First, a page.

In addition to the racist components in their movement, two other aspects allowed German Buddhists to harbour a positive relationship with National Socialism. The Buddhist concept of the extinction of the self could have been seen as being akin to the melting of the individual into the Volksgemeinschaft required by National Socialism. The teaching of karma, where a person’s present situation is affected by actions in past lives, could also be interpreted as meaning that there are no innocent victims.

Was macht der Buddha in einer altfriesischen Chronik? Der Buddhismus und die Religionsgeschichte Asiens im Werk des Atlantis-Ideologen Herman Wirth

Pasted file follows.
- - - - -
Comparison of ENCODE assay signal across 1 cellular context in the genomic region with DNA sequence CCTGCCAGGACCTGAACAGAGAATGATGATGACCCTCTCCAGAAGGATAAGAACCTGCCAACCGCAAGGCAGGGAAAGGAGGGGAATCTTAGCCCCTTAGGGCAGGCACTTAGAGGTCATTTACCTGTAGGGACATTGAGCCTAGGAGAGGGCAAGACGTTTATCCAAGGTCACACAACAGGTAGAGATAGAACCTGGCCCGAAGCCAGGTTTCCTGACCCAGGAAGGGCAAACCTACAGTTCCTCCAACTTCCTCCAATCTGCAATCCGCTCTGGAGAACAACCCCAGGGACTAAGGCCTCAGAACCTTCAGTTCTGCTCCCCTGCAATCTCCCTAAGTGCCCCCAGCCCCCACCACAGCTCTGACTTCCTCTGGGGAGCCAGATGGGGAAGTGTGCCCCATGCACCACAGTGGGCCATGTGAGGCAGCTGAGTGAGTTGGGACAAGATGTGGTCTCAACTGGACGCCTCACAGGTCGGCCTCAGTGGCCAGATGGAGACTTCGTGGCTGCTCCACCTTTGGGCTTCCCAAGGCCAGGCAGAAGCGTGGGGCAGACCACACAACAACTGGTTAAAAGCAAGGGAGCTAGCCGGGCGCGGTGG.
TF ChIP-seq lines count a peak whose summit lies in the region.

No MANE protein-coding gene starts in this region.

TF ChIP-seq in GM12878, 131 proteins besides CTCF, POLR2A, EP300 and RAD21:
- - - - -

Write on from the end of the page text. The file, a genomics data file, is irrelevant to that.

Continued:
In 1933 Herman Wirth (1885–1981), a self-proclaimed scholar of a “primordial history of mind” (“Geistesurgeschichte”) and highly popular author of several books on the origin and preeminence of a prehistoric “Aryan” viz. “German race”, published a monograph on the so-called Oera Linda Boek, a spurious chronicle on the prehistory of the Friesian people. Wirth’s publication entitled Die Ura Linda Chronik, übersetzt und mit einer einführenden geschichtlichen Untersuchung herausgegeben (“The Ura Linda Chronicle, translated and edited with an historical introduction”) defends the authenticity of the text, which is interpreted as an important source for the early history of the Germans and their descent from a purported “Aryan” race originally located on the continent of Atlantis. This was done despite major concerns regarding this awkward sample of “historical” documents called Oera Linda Boek, which according to recent research was contrived within a specific Dutch milieu as a parody of several fantastic theories on the history of the Friesian people. Although the Oera Linda Boek was already recognized as a forgery (even written in pseudo-Runes on paper produced after 1850!) soon after its “bilingual” publication in 1872, it remained a reference text within the heterogeneous “voelkisch” movement in the following decades and even came to be called “Himmler’s Bible” due to the fascination it exerted over one of the leading Nazi politicians and his keen interest in any findings regarding the history of the German people viz. legitimizing their ancient importance.